Obviously, the ruling class does not want to arm the people. The poor people fighting against Boko Haram now could ask questions tomorrow that “why are we poor and a few of you so rich ?”, with arms in their hands !

Rank and file soldiers are part of the poor working masses. The ruling class realizes this. That is why the sentence against the 12 soldiers was passed. It is an attempt to remind other poor people in the lower ranks that they are supposed to merely be tools in the hands of the rich and their state.

This is the more reason why we must vigorously campaign that these men must not be killed. SWL thus categorically calls on all workers, poor farmers, artisans, women and youth to SAY NO TO THE DEATH SENTENCE OF THE 12 SOLDIERS.


Organizing brings workers, togather uniting us and thus concentrating our power as labour to win improvements in our wages and living conditions, through collective action, and also to change the world.

Education is critical to this process by raising.our consciousness to grasp the connections between our various struggles now and in the past, with the ultimate aim of bringing to birth a new world based on solidarity and cooperation through workers’ power. The NLC State Level School serves this purpose of working class education for members of NLC affiliates across the country.

It is a platform for workers’ education through sessions of “learning together” for union members, every Wednesday for ten weeks. This has been going on for nine years. There are modules for each session on key topics like : trade union history, state and economy, collective bargaining, grievance handling, gender mainstreaming, HIV and AIDS, labour law and trade union finance. The Participatory Active Learning Method (PALM) is used, with most discussions taking place in small groups.

Trade union activists participating at the FCT State Level School have been very enthusiastic in sharing experiences and ideas over the last five weeks. Robust discussions have taken place with the sole aim of building workers’ power in the workplaces. Several participants bought copies of Socialist Worker and four participated at the SWL symposium to commemorate the 2nd anniversary of the Marikana massacre where the award-winning film by Rehad Desai Miners Shot Down was screened.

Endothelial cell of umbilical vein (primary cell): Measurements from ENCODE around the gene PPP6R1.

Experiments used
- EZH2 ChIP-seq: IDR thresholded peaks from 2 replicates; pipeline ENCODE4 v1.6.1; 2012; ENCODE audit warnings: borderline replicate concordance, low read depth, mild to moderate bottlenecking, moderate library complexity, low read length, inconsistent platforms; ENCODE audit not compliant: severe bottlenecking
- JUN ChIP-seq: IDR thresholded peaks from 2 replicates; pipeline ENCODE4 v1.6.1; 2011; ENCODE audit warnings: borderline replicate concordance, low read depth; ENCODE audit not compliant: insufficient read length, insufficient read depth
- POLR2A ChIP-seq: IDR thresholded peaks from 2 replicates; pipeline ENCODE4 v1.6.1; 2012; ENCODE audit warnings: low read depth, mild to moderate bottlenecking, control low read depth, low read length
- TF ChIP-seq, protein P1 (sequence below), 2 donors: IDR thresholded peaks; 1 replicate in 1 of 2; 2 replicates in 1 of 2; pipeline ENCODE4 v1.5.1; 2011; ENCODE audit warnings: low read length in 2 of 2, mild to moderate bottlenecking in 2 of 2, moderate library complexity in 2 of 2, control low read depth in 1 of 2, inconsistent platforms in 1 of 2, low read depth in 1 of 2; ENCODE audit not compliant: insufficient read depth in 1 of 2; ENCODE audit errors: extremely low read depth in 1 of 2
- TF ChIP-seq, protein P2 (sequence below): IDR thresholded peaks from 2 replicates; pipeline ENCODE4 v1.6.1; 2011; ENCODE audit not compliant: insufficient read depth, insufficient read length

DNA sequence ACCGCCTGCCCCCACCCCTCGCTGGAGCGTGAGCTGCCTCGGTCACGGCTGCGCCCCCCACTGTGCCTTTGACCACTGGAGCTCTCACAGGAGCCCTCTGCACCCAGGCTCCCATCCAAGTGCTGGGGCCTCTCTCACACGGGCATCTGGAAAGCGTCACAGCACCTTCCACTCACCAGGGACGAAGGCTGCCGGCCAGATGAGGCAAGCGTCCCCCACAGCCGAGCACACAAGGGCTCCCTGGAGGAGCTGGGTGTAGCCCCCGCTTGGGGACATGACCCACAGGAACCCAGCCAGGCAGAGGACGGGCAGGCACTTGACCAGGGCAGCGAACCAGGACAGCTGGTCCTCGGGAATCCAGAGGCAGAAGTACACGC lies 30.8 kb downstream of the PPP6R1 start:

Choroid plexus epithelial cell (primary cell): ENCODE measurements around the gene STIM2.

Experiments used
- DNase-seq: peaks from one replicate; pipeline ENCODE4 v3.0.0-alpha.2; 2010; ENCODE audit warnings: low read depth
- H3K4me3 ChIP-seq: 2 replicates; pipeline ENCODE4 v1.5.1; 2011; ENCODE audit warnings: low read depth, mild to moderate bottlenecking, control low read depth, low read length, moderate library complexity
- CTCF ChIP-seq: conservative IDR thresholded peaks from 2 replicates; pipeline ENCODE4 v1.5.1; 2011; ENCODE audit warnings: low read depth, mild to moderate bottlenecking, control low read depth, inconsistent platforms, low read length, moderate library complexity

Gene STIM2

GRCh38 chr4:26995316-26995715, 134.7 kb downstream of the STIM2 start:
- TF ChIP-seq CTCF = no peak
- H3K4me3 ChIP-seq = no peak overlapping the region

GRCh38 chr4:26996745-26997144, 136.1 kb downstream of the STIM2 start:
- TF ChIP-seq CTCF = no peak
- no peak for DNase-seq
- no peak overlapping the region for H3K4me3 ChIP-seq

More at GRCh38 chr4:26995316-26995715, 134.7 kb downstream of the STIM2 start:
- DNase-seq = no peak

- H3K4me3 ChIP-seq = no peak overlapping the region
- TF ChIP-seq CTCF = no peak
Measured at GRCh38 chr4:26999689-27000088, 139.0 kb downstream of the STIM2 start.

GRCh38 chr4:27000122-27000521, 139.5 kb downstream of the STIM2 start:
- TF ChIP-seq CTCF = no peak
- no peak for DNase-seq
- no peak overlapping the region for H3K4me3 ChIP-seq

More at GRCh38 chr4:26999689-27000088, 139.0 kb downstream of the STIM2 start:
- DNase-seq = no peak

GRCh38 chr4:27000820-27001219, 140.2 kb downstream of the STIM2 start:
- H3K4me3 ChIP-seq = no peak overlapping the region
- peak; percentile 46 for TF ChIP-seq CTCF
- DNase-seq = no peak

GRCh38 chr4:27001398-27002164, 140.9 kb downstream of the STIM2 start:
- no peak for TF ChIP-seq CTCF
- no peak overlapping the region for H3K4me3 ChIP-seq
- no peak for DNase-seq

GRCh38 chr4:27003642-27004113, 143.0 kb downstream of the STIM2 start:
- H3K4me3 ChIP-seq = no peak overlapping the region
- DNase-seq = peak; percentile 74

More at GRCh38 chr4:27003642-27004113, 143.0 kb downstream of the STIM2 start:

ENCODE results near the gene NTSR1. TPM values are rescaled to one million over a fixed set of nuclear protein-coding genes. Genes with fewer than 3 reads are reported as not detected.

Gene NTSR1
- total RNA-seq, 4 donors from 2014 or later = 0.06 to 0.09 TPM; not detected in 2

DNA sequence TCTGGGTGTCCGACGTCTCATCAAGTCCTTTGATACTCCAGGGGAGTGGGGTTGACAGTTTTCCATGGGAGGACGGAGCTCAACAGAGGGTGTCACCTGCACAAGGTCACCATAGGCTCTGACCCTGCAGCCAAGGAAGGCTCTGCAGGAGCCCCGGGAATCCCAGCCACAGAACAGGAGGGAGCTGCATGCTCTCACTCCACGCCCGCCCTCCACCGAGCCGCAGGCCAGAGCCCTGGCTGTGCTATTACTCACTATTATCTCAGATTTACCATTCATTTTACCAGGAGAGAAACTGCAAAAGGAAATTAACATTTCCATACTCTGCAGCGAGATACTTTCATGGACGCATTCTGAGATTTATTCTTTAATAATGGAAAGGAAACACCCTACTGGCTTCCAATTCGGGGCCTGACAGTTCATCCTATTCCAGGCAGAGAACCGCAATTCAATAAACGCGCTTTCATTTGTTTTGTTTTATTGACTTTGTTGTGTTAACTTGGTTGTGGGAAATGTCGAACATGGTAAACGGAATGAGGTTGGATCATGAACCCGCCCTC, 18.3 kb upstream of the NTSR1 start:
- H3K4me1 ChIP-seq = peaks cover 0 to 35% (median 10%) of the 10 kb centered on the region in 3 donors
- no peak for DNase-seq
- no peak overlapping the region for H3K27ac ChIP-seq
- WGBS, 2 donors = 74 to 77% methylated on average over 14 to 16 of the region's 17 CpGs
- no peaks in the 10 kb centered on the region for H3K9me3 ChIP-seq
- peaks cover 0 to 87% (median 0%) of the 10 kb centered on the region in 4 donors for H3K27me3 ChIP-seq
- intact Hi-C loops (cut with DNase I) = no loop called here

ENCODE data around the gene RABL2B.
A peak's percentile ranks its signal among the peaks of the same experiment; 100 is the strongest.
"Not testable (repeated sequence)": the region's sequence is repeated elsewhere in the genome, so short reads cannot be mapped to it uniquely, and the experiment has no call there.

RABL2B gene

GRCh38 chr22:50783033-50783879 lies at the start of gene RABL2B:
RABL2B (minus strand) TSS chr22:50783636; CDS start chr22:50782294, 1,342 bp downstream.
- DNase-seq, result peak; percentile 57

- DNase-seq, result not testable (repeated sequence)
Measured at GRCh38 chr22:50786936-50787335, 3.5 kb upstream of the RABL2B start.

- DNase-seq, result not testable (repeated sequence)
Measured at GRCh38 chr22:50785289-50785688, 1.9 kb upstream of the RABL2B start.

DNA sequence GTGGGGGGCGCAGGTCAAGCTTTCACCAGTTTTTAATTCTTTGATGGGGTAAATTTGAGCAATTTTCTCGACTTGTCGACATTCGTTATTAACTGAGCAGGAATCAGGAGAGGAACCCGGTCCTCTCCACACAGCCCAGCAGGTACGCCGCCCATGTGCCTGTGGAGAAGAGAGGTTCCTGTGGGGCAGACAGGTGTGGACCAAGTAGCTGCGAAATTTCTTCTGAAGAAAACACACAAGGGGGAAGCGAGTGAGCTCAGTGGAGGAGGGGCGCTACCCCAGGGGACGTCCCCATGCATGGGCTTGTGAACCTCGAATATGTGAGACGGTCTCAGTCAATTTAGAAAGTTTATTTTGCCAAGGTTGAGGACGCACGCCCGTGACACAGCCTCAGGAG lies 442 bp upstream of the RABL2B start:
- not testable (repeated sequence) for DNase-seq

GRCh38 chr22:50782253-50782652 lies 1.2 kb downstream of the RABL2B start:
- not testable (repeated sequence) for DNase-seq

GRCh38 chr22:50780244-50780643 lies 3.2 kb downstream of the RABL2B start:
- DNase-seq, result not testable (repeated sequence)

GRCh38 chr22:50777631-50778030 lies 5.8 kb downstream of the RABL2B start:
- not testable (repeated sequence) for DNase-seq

Activists from all parts of the country gathered at Aba, on September 20 to 22. They were from affiliates of the United Action for Democracy and had come for the National Coordinating Council (NCC) meeting of UAD and to commemorate the 9th year anniversary of the deaths of Chima Ubani and Tunji Oyeleru.

Chima was a committed activist who dedicated his entire adult life to the struggle for a better society, while Tunji Oyeleru was the photo editor of Vanguard newspaper. They both met their untimely ends in a ghastly auto crash at Potiskum, during the Labour and Civil Society Coalition’s mass mobilisation against fuel pump price increment.

During the “June 12 struggle”, Chima acquired national fame for his fearless pursuit of the demands of the pro-democracy movement for : an end to military rule ; the formation of a mass-based provisional government and ; the convocation of a Sovereign National Conference.

Correctly described as a “People’s General” after his death, Chima was never tired despite his arrest ad torture by the Abacha regime. He was central to the formation of the United Action for Democracy on March 17, 1997, as a renewed platform of collective action.

UAD remains the only pan-Nigerian coalition of pro-democratic civil society organisations committed to changing the system through mass resistance.

Speaking after the coalition’s NCC, the National Convener, Comrade Baba Aye, informed that UAD will forge closer relations with trade unions at all levels and will mobilise other patriotic Nigerians and civic organisations to demand a referendum on the proposals of the National Conference for a new constitution, through a nationwide signatures campaign.

Source from http://socialistbulletin.wordpress.com/